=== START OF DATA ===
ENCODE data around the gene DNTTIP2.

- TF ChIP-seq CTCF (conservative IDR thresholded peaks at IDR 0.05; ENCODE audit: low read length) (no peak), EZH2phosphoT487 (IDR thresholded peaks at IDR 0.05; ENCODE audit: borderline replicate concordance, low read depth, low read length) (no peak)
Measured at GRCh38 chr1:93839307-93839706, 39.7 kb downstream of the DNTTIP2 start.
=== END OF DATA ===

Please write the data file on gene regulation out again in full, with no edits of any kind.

ENCODE data around the gene DNTTIP2.

- TF ChIP-seq CTCF (conservative IDR thresholded peaks at IDR 0.05; ENCODE audit: low read length) (no peak), EZH2phosphoT487 (IDR thresholded peaks at IDR 0.05; ENCODE audit: borderline replicate concordance, low read depth, low read length) (no peak)
Measured at GRCh38 chr1:93839307-93839706, 39.7 kb downstream of the DNTTIP2 start.